A few weeks ago I attended the fantastic Future of Web Design conference. Jam packed with eager designers, developers, planners, strategists, product owners and more, all hungry for fresh web design inspiration.
After a cracking start from Keynote speaker Stephen Hay on ‘The Art of Deception’, I opted to stay on The Main Track for the second act entitled; ‘Design Like You Give a Damn: Creating Accessible Interfaces that Everyone Wants to Use’.
The speaker was Léonie Watson, unknown to me 24 hours prior. It was the topic that caught my interest and sounded right up my street.
Events like this feel like an indulgent day of soaking up opinion from industry leaders. But though I love design, I often find myself drawn towards talks with somewhat more meaning. Topics about making lives better, rather than what can sometimes feel like an audit of current design trends.
And so Léonie Watson began her 40 minute slot.
The immediate differentiator of which being that Léonie used a screen reader throughout, to read aloud each of her slides, as she’s blind.
Perhaps, in fact almost certainly, this was not intended to be the key take away from her talk. But since I intend for this blog post to be one of honesty, I confess that it had a huge impact on me.
More specifically, it was the first time I had heard or experienced somebody using a screenreader.
Hang on a minute
It was at this point that I had a sudden realisation.
How on earth is this the first time I’m hearing a screen reader?
Not only have I been working as a web design professional for nearly 10 years, but many moons ago I actually wrote the following degree dissertation:
To what extent do graphic designers consider their visually impaired audience, and is this a ‘reasonable’ attempt at inclusive design?
And yet here I am, ten years later, feeling totally unqualified on the subject, ashamedly so given my once eagerness, and seeming commitment to it.
Making up for lost time
Having dusted off my dissertation and refreshed my dismal memory, I realised that Léonie’s talk rang true, because she discussed a topic that I had once been passionate about.
Obviously the digital world is unrecognisable compared to back then, so a lot of my ramblings are no longer relevant. But the underlying reasons for focusing on inclusivity are still as valid as ever.
Therefore I tip my hat to Léonie, and share with you some of her very convincing arguments for each and every one of us to start changing our ways.
Accessibility does not stifle innovation
Read the rule book about accessibility, then rip it up — Design like Banksy
I loved this quote. Léonie encourages us to challenge and experiment. It’s not about being chained to a chair and rehashing the same boring websites. There is actually a lot of room to innovate, you just need to understand, and be mindful of accessibility along the way.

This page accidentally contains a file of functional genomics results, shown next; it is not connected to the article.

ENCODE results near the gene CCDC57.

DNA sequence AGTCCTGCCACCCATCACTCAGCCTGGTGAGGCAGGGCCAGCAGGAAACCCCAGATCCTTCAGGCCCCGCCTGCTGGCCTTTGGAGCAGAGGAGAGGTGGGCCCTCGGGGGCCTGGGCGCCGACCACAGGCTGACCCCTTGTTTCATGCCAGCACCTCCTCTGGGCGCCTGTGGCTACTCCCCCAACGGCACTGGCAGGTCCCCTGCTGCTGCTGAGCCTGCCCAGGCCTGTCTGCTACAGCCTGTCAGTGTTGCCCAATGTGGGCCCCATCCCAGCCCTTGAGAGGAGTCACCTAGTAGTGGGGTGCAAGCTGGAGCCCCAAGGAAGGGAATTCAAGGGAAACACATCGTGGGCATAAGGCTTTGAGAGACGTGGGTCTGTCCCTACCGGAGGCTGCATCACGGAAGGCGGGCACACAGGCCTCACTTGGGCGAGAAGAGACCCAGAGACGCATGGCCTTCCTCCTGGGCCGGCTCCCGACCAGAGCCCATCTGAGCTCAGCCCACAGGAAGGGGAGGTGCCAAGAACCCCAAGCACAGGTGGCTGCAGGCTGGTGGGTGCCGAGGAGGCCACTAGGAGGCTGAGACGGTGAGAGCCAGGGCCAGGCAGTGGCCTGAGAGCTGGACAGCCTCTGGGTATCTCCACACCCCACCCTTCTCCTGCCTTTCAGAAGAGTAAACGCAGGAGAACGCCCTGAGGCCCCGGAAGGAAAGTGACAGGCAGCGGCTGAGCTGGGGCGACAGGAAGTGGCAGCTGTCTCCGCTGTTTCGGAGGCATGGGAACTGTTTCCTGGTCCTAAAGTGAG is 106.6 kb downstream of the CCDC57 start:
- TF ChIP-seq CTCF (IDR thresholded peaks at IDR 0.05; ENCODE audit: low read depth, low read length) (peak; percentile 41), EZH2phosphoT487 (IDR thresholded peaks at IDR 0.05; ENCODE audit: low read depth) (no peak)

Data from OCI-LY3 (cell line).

Accessibility isn’t difficult, its just unfamiliar
Again, further to the above. It’s often just a few tweaks and considerations that can make a world of difference to the visually impaired user. It’s not difficult. We’ve just been being lazy.
Percentages are unreliable and irrelevant
When asked what percentage of people use a screen reader, the above is what Léonie replied.
Which is precisely the point.
Does it really matter how many people use one? If it’s a low percentage are you going to rule them out? Accessibility just makes more sense for us all.
For example Léonie talks about people being hungover and finding it more difficult to focus. And how running apps use large fonts so runners can focus on the moving screen. I myself find some contrasts difficult to see, and sometimes increase font sizes if I’m tired and have some reading to do on screen.
If we’re designing the best experiences for each and every one of our customers/users/human beings, then the likelihood is that one of them needs a site that is optimised for one of many accessibility requirements.
Whether they’re on the autistic spectrum and require clear instructions, or they’re dyslexic so might read patterns differently, or they’re blind and need a screen reader. Or they’re just hungover.
Think about your future self
Given that we’re all a little self obsessed, I liked this final argument of Léonie’s. If you find it hard to empathise with others, then consider how you’ll feel when your own eyesight deteriorates.
Will you just sit back and accept that you can no longer do the things you used to do online, because the sites are not optimised for the likes of you?
I’m grateful to Léonie Watson for reminding me just how important inclusivity and accessibility are. And I slap my own wrist for taking 10 years and one very smart woman to remind me of such.
I’ll end with my concluding paragraph from 2005.
I think I might have been on to something.
The visually impaired needn’t live their lives feeling isolated, unaware and unable. Design can help prevent this, and surely improving somebody’s life is worthier than any other reward a designer can achieve.